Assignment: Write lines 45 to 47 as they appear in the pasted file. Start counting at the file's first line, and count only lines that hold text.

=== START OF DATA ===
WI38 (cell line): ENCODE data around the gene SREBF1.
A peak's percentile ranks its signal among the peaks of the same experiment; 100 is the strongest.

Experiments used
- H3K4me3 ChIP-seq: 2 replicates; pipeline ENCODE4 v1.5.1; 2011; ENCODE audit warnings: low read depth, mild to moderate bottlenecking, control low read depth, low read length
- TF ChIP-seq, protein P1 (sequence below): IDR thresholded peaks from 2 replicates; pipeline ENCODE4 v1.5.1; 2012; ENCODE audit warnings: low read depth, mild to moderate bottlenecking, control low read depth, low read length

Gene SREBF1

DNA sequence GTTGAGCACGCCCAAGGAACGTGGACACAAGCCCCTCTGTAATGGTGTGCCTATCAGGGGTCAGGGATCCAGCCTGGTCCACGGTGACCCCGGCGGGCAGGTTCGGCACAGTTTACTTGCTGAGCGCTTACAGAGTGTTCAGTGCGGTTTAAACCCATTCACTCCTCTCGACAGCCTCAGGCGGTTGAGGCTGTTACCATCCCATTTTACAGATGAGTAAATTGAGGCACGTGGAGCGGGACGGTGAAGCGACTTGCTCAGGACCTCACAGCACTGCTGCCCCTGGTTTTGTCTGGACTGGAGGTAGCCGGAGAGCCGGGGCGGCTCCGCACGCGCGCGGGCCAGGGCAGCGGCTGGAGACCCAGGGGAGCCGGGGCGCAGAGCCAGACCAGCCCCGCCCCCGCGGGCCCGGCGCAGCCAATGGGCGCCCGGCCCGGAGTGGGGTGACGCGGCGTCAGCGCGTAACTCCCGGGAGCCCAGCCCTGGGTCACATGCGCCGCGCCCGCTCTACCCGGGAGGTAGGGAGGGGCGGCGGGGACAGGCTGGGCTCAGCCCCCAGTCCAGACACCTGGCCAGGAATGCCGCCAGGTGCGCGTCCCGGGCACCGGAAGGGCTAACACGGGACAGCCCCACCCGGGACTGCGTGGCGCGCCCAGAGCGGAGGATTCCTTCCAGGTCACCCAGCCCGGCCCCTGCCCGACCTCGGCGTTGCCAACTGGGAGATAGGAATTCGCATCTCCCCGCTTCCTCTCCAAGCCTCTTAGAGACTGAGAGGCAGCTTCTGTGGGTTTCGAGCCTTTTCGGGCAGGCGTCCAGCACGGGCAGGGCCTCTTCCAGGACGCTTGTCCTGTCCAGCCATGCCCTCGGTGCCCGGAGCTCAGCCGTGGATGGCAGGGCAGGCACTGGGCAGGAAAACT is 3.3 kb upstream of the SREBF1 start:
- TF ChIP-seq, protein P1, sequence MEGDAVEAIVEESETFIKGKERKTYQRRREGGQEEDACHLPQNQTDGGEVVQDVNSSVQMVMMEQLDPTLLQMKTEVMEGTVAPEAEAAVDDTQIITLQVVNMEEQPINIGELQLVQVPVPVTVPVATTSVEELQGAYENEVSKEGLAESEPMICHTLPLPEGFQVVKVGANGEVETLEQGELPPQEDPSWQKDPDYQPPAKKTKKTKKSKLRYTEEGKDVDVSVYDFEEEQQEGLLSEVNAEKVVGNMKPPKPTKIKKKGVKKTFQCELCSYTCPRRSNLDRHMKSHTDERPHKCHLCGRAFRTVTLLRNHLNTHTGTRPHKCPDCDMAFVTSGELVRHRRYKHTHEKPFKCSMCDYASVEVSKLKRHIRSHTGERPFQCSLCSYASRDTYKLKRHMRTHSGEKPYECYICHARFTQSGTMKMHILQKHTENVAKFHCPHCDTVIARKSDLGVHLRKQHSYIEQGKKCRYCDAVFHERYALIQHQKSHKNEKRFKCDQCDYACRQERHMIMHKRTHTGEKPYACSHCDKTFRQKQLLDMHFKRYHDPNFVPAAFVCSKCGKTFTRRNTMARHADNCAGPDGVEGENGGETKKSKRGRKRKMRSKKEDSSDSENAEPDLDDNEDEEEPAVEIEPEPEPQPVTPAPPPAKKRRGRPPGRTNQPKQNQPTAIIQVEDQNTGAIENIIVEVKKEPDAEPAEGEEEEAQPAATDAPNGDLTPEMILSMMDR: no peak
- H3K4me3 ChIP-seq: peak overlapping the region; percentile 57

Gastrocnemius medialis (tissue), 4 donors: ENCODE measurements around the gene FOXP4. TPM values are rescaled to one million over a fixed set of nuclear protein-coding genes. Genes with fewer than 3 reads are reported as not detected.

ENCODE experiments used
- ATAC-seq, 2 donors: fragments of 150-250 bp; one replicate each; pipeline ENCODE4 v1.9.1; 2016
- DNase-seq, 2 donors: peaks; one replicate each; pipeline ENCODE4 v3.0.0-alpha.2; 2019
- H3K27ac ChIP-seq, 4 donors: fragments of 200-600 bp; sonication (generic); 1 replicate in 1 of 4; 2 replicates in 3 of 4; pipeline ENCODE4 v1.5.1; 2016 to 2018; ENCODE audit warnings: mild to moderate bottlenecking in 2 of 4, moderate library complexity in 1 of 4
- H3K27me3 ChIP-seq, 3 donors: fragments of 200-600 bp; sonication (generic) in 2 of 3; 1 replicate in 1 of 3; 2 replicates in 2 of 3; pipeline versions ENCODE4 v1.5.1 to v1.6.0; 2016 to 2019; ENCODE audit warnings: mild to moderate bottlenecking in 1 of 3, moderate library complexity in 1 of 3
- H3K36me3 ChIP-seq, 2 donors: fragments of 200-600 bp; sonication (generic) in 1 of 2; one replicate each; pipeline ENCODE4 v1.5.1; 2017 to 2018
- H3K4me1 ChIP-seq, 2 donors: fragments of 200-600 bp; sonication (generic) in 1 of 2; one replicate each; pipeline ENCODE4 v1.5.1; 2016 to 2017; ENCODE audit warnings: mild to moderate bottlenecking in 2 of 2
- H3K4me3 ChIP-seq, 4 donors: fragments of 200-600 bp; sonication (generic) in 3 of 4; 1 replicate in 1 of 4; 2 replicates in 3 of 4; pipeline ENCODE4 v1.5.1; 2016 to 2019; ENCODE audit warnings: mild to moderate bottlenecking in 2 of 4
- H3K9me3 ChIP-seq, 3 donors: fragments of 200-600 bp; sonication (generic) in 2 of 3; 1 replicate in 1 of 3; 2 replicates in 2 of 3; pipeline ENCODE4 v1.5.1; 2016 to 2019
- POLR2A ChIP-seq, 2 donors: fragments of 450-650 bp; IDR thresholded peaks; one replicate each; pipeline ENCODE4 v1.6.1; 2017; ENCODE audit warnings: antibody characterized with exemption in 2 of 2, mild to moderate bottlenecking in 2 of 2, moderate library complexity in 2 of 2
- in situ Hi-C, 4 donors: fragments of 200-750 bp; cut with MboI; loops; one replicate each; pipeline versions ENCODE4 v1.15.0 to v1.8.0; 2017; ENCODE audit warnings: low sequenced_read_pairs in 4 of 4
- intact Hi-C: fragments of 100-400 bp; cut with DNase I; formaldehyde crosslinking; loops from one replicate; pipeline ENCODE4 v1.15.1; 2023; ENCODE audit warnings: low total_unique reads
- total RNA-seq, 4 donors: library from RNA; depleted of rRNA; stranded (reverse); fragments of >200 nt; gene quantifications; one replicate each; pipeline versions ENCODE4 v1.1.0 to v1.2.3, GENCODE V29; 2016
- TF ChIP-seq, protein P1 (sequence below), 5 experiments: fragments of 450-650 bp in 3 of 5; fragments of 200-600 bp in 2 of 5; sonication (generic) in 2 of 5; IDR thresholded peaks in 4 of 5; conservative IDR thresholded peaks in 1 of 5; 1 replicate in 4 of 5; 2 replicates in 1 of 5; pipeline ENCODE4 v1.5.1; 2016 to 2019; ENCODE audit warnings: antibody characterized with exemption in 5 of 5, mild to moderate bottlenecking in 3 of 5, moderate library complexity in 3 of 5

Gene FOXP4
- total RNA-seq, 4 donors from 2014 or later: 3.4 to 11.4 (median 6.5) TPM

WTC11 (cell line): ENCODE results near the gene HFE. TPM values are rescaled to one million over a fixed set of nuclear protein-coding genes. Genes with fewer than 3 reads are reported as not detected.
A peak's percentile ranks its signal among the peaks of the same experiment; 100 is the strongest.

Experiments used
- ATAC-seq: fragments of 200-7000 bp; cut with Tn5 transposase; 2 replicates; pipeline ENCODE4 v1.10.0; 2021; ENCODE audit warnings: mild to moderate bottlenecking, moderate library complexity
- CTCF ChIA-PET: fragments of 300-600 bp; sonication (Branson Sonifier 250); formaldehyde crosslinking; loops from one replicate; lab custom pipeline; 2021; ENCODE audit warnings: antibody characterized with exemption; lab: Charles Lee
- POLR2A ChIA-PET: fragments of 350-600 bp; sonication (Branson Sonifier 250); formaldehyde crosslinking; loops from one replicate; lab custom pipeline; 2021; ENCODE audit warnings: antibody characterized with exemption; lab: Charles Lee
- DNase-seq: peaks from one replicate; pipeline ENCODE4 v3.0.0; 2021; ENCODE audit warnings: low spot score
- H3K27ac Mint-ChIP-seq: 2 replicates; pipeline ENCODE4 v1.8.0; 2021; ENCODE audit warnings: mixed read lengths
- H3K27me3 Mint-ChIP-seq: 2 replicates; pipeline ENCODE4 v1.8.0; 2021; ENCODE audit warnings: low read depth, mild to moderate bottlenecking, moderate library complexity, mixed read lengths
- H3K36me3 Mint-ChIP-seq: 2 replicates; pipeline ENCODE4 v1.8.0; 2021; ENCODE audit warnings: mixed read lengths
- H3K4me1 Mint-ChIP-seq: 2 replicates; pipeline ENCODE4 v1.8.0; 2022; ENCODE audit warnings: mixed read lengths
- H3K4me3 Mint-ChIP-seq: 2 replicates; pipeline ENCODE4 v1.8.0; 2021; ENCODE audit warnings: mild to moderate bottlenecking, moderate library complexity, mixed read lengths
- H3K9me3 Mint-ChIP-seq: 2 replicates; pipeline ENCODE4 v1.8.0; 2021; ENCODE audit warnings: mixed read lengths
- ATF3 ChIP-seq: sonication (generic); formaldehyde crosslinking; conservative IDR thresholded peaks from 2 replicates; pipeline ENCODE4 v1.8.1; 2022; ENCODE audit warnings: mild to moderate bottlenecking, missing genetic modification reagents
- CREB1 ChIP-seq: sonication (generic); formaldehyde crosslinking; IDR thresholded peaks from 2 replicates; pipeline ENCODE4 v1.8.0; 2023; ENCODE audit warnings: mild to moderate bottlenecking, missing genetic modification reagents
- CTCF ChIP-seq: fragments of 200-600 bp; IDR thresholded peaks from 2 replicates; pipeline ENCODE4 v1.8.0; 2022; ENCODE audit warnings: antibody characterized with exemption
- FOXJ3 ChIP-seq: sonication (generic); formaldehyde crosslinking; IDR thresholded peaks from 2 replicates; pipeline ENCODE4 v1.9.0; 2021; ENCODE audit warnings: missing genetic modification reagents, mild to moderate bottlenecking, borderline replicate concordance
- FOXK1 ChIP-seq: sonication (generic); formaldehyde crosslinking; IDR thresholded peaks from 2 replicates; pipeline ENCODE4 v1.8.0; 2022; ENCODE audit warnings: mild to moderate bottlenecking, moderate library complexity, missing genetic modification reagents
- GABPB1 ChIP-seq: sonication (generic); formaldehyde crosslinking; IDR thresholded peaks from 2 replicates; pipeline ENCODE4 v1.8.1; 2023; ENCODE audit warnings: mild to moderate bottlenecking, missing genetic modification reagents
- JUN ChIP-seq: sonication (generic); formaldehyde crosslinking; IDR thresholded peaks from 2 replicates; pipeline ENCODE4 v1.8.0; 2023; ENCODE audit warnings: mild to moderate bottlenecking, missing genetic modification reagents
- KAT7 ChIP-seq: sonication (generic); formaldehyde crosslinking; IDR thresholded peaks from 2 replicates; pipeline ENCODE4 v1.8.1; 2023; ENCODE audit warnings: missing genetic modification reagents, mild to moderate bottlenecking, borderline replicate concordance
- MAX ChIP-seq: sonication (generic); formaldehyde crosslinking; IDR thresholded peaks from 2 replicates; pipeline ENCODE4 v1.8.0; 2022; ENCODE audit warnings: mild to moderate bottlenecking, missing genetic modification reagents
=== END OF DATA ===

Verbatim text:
- GABPB1 ChIP-seq: sonication (generic); formaldehyde crosslinking; IDR thresholded peaks from 2 replicates; pipeline ENCODE4 v1.8.1; 2023; ENCODE audit warnings: mild to moderate bottlenecking, missing genetic modification reagents
- JUN ChIP-seq: sonication (generic); formaldehyde crosslinking; IDR thresholded peaks from 2 replicates; pipeline ENCODE4 v1.8.0; 2023; ENCODE audit warnings: mild to moderate bottlenecking, missing genetic modification reagents
- KAT7 ChIP-seq: sonication (generic); formaldehyde crosslinking; IDR thresholded peaks from 2 replicates; pipeline ENCODE4 v1.8.1; 2023; ENCODE audit warnings: missing genetic modification reagents, mild to moderate bottlenecking, borderline replicate concordance